While not yet confirmed by HBO, it's looking like they threw up the white flag as they stared down a litanny of issues prohibiting production of another season of the show. No new CBA, no team signed on to do the show, and major logistical issues means football fans will be without one of the most high quality sports programs on television.
I think most football fans could stomach the loss of the HOF game but Hard Knocks? That hurts.
With labor peace on the horizon and no confirmation from HBO, I am still holding out a glimmer of hope that an NFL owner picks up the phone today and calls HBO begging to be featured. If the Bengals made the playoffs on their one season being featured, maybe other perennial losers will take heed and embrace the accountability of being in the spotlight.
First Mad Men and now Hard Knocks? You suits are killing me.
We're going to try a little something new here. While "Real Tweets From Real People" should be familiar to you, we've put it together this time using Storify, which makes it easier for us and might be a little easier for you to read. Feel free to leave feedback on the change in the comments.
Without further ado, after the jump are some real tweets from real people on Dick Stockton, Thom Brennaman, and Eric Karros, the three announcers who received the most "love" on the Twitters during today's MLB on FOX afternoon games.
A "Sweet" 16 "loss" in the Joe Morgan Memorial Tournament was not enough to deter John Sterling from continuing his proud tradition of being awful. When a Yankees fan sent lyrics that they altered from the Sammy Davis song, "Candy man," Sterling deemed it necessary to sing them during the broadcast. In my opinion, this is truly one of ThEeEeEeee worst things you'll hear an announcer do during this entire baseball season. But, that's just John Sterling being John Sterling. He even almost pulls off something that I didn't think was possible, making me dislike Curtis Granderson. If you aren't a Yankees fan, and for whatever reason you subject yourself to one of his broadcasts I can almost guarantee there will be a moment during the game when you debate if stabbing yourself in the brain with a q-tip would be a better use of your time. The Yankees end up winning an instant classic, 17-7 over the A's. In my opinion, the A's weren't the biggest losers of the night. Instead, we were the biggest losers, we were.
You might remember Detroit Tigers analyst Rod Allen best for plowing a catcher in Japan (which was the prequel to his famous mound charge). Well, during last night's Tigers/Twins game, he made a comment that did not sit well with Yahoo!'s Dave Brown. Before we really dig in, have a listen to the comment here:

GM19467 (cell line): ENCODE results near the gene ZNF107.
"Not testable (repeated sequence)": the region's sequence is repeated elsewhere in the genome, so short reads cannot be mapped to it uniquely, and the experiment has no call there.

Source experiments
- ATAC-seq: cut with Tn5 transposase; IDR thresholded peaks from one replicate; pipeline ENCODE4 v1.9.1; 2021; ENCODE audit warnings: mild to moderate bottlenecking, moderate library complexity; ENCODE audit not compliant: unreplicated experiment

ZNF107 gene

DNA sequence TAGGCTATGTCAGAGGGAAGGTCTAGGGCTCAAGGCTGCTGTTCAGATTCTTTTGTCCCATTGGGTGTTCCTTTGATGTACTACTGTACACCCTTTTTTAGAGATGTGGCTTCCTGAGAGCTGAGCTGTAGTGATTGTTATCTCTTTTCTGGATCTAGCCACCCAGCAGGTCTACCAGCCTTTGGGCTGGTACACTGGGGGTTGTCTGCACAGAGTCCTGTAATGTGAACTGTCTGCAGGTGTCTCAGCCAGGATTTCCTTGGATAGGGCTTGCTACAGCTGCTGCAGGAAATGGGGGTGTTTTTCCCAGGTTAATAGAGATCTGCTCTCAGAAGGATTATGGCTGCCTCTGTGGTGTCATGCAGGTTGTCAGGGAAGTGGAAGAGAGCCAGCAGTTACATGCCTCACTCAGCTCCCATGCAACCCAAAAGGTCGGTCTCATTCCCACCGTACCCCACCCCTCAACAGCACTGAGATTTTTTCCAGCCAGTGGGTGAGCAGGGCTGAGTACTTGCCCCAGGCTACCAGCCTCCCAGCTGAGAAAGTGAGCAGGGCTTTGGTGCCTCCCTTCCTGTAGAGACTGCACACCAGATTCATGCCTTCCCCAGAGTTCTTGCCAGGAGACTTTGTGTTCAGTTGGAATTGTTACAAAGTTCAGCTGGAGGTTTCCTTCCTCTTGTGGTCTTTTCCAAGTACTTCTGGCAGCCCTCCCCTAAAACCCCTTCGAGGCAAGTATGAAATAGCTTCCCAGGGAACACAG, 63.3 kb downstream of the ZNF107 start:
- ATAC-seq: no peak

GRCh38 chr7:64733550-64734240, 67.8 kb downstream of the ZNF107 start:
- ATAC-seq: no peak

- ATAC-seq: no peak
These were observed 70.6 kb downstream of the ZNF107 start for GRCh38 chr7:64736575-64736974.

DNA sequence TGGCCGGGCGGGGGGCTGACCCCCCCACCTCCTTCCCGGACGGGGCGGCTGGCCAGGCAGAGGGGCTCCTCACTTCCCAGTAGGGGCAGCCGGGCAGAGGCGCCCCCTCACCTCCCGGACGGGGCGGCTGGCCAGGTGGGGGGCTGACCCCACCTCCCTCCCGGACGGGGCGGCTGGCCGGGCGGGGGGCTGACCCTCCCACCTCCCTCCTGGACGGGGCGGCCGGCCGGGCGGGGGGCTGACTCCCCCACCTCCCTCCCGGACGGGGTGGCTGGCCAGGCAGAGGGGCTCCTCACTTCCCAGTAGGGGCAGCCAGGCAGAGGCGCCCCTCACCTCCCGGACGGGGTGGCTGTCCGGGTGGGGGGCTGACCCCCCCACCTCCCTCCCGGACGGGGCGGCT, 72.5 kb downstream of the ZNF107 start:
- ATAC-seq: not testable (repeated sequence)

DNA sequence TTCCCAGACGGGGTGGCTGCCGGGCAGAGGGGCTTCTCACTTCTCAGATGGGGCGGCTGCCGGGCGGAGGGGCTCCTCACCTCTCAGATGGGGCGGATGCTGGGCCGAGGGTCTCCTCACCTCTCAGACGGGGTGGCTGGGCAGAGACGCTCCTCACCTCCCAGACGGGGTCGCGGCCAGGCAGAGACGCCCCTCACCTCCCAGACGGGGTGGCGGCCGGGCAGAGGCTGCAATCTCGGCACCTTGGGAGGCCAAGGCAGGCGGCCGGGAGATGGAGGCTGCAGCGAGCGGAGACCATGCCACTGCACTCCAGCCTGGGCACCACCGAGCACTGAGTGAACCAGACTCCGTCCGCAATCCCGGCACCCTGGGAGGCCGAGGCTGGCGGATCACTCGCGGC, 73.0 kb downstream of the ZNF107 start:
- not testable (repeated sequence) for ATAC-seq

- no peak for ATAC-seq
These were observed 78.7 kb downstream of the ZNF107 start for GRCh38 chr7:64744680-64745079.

Detroit Tigers broadcaster Rod Allen made an unfunny and inappropriate attempt at a joke about Latinos during FOX Sports Detroit's telecast Thursday night.
Allen, a color analyst since 2003, said the postgame meal in the Tigers clubhouse at Target Field should include rice and beans, because most of the team's lineup against the Twins had Latino heritage.
You see, the Latinos just love them some rice and beans, as the stereotype goes.
Would Allen, who is African-American, make a joke about a Tigers lineup that was mostly black requiring something stereotypical to eat? Would he stoop to make a watermelon joke? Maybe he would. Maybe he has. But that wouldn't make it right, or funny.
Brown continues, making it very clear that Allen's comment was unfunny and ignorant, but he should know that Allen actually induced a very sincere and familiar laugh from his padnuh Mario Impemba (it was not at all "nervous-sounding"). If the overly sensitive types are going to destroy Allen for his admittedly bad joke, you can't let those who laugh at it off the hook! After all, those are the people who enable 'jokes' like these. If Rod Allen didn't think it would've produced a laugh, especially from his padnuh, who he's interacting with every night, he probably wouldn't have said it at all. But I think it really boils down to people being a little too sensitive (I mean, Wikipedia says it's a popular Latino dish, it must be!)
Having said that, if Fuzzy Zoeller's remarks about Tiger Woods or Bob Griese's "he was out having a taco" comment about Juan Pablo Montoya taught us anything, it's that announcers should probably stay away from the cultural food stereotype jokes. Even though Woods and Montoya didn't care, both Zoeller and Griese were eaten alive by the media, ultimately leading to Zoeller losing endorsements and Griese being suspended for a week.
The only thing I really agree with Brown about is that there doesn't need to be any formal punishment for Allen, just a quick word with the brass that this type of comment isn't received well by everyone, so he might as well leave it off the menu.
UPDATE: Allen sheepishly brought up his comment during tonight's broadcast. As one could've suspected or looked into before going off on the man, it had to do with him knowing that the Latino players in the Tigers lineup enjoy eating -- yup, you guessed it -- Latino food. Carry on.
Former Expos and current Marlins announcer Dave Van Horne will be this year's recipient of the Ford C. Frick award given out by the Baseball Hall of Fame. The award honors the best broadcasters in baseball and past winners include Bob Uecker, Harry Kalas, Vin Scully, and Ernie Harwell. As part of the celebration of Van Horne receiving the prestigious honor, the Marlins flagship radio station (790 The Ticket in Miami) put together a collection of fellow honorees taping congratulatory messages for Dave Van Horne. One of them happened to be last year's Ford C. Frick award winner, Jon Miller. Miller of course was unsanctimoniously dumped as the play by play man of Sunday Night Baseball by ESPN last year. At least he didn't let his bitterness towards ESPN dominate his message for Van Horne. Because, you know, that would just be petty. As you can tell from the veiled bitterness and ironic well-wishes in the clip below, Jon hasn't quite let his ESPN firing go just yet...
The dog days of summer are indeed brutal, except for people who follow baseball religiously like Old Hoss Radbourn. Between endless episodes of Baseball Tonight and soccer friendlies, there isn't much going on in terms of sports on TV. However, one of the events ESPN has made a trademark of their summer television is the World Series of Poker. And while the poker boom has been well and truly over for a few years, this summer ESPN made a bold decision to double down (wait, isn't that blackjack?) on more poker than just their normal taped shows.